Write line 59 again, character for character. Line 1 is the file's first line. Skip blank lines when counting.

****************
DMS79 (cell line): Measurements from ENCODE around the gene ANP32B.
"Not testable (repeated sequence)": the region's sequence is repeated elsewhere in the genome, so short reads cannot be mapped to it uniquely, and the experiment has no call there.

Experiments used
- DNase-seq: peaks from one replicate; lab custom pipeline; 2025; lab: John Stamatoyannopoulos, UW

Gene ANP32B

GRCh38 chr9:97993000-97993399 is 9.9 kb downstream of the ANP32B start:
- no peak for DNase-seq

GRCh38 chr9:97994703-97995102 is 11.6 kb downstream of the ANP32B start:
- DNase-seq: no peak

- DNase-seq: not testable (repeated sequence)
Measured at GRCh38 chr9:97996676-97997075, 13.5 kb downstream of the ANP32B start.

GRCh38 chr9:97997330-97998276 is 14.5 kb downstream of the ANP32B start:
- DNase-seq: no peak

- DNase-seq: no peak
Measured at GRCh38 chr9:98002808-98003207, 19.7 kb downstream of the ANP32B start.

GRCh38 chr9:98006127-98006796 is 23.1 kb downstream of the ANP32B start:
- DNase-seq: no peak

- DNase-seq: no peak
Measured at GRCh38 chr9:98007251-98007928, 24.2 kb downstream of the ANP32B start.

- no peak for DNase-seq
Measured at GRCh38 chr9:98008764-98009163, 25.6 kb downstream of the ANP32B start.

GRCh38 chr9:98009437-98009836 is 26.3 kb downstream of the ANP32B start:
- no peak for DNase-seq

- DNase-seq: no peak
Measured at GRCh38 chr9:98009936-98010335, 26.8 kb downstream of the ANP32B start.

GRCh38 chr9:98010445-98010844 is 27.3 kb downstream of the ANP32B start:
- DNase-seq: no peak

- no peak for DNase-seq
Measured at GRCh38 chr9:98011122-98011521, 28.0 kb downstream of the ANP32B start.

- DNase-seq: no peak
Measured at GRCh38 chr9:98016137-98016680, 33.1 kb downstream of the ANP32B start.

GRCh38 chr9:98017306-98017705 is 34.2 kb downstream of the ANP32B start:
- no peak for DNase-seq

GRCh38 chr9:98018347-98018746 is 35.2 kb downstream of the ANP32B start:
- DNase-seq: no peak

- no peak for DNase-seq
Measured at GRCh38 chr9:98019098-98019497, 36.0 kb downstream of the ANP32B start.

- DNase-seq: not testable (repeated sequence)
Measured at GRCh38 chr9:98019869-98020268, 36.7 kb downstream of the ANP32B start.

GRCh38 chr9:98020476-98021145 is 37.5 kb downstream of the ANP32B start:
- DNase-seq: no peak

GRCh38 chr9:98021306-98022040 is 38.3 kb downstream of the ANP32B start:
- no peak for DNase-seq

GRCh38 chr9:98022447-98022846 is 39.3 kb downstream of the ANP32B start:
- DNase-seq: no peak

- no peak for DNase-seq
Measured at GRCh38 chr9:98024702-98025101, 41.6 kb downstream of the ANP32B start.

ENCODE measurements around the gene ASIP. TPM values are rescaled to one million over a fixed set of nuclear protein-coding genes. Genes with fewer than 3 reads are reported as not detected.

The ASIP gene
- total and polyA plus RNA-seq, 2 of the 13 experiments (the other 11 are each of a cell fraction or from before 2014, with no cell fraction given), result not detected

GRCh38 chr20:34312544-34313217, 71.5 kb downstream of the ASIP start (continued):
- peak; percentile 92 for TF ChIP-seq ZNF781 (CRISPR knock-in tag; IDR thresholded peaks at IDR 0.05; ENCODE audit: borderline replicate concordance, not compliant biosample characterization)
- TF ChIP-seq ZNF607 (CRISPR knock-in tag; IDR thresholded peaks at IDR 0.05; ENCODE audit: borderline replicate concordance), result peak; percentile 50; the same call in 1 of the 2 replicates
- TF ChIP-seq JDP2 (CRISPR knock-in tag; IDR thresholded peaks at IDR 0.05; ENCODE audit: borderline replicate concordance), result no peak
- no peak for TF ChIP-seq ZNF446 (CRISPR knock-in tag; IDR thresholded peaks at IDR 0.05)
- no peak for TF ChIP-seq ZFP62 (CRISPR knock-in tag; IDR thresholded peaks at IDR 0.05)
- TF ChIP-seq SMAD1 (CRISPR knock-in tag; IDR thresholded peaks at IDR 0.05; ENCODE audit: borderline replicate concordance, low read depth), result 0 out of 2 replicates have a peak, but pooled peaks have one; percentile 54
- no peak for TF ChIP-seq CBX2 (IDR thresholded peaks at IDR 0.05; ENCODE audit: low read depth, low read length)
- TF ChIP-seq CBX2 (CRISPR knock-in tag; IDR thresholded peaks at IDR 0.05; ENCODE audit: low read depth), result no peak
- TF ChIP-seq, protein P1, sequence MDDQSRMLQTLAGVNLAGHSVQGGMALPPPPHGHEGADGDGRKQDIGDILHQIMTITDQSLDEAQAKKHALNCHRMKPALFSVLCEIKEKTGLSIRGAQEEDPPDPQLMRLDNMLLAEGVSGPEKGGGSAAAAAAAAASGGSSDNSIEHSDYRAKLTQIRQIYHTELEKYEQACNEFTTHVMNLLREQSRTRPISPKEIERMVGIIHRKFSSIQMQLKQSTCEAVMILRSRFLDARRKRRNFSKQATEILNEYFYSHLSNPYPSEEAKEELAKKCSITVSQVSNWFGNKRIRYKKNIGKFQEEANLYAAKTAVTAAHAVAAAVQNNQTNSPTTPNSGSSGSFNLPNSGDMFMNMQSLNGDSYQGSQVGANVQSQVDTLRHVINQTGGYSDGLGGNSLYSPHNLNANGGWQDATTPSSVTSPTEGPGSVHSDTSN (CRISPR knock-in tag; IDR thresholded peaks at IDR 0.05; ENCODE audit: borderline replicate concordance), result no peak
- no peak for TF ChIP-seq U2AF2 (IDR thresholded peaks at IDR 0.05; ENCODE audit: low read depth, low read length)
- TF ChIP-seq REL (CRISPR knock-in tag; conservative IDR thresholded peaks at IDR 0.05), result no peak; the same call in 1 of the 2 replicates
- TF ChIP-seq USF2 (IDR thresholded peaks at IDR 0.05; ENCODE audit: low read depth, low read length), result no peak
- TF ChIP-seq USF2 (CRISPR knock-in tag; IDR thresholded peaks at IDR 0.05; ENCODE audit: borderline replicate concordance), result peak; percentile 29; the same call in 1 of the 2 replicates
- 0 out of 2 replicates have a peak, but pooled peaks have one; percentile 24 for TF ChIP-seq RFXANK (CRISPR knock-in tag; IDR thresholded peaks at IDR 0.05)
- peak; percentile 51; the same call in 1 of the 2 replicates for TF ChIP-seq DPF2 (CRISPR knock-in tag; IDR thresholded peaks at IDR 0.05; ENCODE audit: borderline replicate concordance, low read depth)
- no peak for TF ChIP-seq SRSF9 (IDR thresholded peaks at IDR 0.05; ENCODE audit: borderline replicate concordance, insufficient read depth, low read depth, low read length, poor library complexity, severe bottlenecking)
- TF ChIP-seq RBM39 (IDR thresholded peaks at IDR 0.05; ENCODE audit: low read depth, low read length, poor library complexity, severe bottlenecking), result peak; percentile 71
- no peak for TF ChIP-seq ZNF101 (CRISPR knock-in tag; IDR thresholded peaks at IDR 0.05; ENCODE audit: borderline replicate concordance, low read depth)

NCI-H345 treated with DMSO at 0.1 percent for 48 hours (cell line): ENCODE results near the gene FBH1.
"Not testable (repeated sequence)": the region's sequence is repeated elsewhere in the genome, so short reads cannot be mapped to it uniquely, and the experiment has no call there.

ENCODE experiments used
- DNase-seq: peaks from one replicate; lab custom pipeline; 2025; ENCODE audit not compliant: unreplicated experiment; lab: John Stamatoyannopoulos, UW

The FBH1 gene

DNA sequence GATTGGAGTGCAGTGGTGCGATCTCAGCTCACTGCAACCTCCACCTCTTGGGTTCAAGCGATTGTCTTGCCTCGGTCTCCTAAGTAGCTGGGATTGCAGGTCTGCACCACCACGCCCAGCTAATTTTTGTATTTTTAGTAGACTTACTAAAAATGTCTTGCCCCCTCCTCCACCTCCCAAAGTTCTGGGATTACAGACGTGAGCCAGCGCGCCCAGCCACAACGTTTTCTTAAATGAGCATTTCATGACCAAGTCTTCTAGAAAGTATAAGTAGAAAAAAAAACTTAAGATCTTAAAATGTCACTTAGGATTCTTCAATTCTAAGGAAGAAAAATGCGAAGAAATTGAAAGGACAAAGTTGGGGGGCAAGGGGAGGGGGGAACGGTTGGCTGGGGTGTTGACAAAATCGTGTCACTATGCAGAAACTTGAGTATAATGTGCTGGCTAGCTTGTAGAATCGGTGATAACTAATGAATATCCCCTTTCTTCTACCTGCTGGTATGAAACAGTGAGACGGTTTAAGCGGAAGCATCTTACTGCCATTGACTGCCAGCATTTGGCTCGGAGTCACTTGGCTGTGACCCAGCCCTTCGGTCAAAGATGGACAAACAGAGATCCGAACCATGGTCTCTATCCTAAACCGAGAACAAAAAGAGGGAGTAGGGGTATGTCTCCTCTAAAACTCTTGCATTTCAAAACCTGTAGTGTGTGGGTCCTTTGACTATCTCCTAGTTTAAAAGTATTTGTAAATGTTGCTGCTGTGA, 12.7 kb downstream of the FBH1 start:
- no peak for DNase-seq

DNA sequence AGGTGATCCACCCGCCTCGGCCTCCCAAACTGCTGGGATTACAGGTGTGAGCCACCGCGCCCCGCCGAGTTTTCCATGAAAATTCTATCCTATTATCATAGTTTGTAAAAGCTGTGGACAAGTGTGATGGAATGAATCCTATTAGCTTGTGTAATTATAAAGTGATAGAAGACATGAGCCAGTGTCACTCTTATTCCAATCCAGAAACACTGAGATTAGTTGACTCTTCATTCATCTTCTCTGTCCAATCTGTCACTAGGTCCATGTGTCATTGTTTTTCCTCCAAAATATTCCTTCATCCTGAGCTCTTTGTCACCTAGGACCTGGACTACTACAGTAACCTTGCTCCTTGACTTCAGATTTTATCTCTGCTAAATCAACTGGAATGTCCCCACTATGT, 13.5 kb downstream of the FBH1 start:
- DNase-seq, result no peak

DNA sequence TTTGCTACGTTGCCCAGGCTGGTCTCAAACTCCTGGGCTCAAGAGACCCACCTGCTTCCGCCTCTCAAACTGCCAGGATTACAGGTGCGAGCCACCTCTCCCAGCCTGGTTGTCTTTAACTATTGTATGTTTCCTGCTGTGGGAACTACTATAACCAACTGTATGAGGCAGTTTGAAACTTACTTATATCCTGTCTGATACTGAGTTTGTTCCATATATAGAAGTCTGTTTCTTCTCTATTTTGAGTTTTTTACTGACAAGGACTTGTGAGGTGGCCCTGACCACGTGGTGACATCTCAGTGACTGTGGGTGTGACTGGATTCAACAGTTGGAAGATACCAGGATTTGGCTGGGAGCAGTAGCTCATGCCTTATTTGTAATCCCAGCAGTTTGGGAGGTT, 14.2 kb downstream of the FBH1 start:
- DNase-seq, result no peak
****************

- TF ChIP-seq CBX2 (CRISPR knock-in tag; IDR thresholded peaks at IDR 0.05; ENCODE audit: low read depth), result no peak